WASHINGTON, DC — The President of the United States believes he may have stop the spread of further wildfires in the Amazon Rainforest, by proposing the U.S. nuke the rainforest.
On the same day that Canada pledged $15 million and France pledged $20 million to help tackle the ongoing crisis, Trump discussed pledging over $100 million in nuclear missiles to be dropped directly on the northern Brazilian state of Rondonia.
Having last week reportedly asked why the the government hadn’t thought of nuking hurricanes before, Trump again reiterated his desire to see nuclear warheads solve problems posed by mother nature.
This idea reportedly came up during a recent Amazon Rainforest briefing, with Trump repeatedly asking aides to give him “one good reason” why detonating a nuclear bomb in Brazil was a bad idea.
“Will dropping nukes stop these fires or not?” the President eventually asked the room to which one senior climate expert responded, “well Sir technically yes but…” before being cut off by Trump who replied, “OK, problem solved. Do that and just throw a bunch of paper towels at Brazil and we’re good”.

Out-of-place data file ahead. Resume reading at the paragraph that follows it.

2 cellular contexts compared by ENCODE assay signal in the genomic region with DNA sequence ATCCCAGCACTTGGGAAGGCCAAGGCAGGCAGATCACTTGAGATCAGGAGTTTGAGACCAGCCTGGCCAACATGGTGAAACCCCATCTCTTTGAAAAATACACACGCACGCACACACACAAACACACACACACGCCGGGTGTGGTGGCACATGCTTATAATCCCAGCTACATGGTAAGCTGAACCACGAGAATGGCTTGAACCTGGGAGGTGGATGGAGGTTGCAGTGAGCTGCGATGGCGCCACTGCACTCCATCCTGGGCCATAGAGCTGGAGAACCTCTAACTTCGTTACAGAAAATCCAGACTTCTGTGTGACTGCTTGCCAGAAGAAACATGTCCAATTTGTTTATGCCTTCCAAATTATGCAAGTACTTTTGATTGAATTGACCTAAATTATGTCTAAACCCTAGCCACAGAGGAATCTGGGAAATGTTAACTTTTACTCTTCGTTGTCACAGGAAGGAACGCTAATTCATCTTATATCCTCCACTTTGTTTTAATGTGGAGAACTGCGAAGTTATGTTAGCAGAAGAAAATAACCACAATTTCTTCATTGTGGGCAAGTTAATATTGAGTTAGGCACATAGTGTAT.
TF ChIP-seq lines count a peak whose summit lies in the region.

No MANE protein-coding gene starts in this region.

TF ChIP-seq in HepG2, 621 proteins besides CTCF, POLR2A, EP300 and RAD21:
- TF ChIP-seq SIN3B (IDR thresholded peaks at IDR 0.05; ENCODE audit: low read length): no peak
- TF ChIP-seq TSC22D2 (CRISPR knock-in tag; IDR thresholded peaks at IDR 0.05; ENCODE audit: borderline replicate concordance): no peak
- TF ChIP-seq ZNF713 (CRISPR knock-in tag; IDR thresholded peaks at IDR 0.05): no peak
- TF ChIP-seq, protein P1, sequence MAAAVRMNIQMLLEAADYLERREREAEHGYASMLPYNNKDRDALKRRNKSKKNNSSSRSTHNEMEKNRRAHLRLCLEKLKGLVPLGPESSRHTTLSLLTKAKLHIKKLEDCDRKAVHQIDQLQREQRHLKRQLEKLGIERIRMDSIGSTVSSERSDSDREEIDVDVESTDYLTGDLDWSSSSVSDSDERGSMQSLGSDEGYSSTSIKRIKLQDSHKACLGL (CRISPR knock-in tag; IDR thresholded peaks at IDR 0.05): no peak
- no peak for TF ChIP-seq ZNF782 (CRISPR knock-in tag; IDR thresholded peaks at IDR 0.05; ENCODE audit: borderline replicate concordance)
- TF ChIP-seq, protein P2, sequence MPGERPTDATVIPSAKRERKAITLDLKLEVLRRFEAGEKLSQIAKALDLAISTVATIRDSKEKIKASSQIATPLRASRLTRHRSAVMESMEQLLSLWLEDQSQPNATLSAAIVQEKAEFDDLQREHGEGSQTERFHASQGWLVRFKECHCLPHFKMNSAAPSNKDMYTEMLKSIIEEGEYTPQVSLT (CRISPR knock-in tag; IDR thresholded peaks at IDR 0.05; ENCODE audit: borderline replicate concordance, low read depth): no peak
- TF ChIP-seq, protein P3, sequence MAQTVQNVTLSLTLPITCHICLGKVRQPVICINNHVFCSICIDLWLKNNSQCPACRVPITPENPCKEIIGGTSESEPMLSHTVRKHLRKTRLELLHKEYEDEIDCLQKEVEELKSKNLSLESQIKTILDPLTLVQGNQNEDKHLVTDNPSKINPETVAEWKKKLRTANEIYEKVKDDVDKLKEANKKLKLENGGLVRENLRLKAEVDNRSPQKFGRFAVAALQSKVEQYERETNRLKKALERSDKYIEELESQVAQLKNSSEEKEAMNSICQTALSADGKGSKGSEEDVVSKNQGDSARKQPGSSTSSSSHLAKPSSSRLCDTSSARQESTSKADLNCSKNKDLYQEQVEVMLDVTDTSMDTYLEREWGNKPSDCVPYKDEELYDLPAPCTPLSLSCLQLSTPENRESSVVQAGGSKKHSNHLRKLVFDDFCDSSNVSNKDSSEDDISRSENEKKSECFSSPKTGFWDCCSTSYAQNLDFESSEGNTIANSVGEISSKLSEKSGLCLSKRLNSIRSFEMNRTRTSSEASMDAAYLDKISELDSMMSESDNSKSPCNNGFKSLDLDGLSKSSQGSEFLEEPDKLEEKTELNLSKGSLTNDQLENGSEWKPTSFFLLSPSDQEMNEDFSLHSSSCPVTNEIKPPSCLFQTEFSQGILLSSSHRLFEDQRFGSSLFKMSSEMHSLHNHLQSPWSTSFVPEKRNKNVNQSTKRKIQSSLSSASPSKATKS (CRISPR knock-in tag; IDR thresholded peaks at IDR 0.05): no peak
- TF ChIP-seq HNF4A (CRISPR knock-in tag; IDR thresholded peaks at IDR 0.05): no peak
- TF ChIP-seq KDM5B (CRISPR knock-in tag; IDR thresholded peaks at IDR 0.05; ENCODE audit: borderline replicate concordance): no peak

“It’s exactly the kind of out-of-the-box thinking that got the man elected in the first place,” former Trump advisor Steve Bannon told Fox News. “Other people look at problems and think ‘how can we solve this without harming anyone’. Donald Trump looks at problems and thinks ‘we should drop a nuke on this and go golfing’. That’s why he’s the president of the United States.”
Trump also spoke at length about having been reassured of his plan by a close and trusted advisor.
“Honestly Vlad tells me that a little bit of nuclear radiation is perfectly fine and can actually really help an area thrive. Just look how wildlife is flourishing in Chernobyl. Why aren’t we doing that to the rainforests? Think about how great it will be for the wildlife that survives.”
A source close to the President said that in all likelihood, America’s major contribution to stopping the Amazon wildfires will be “preventing Trump from making the situation any worse”.
“It’s the best we can hope for,” she said, rolling her eyes and grabbing an old whiteboard with the words “Nukes = Bad” written in bright colourful markers.
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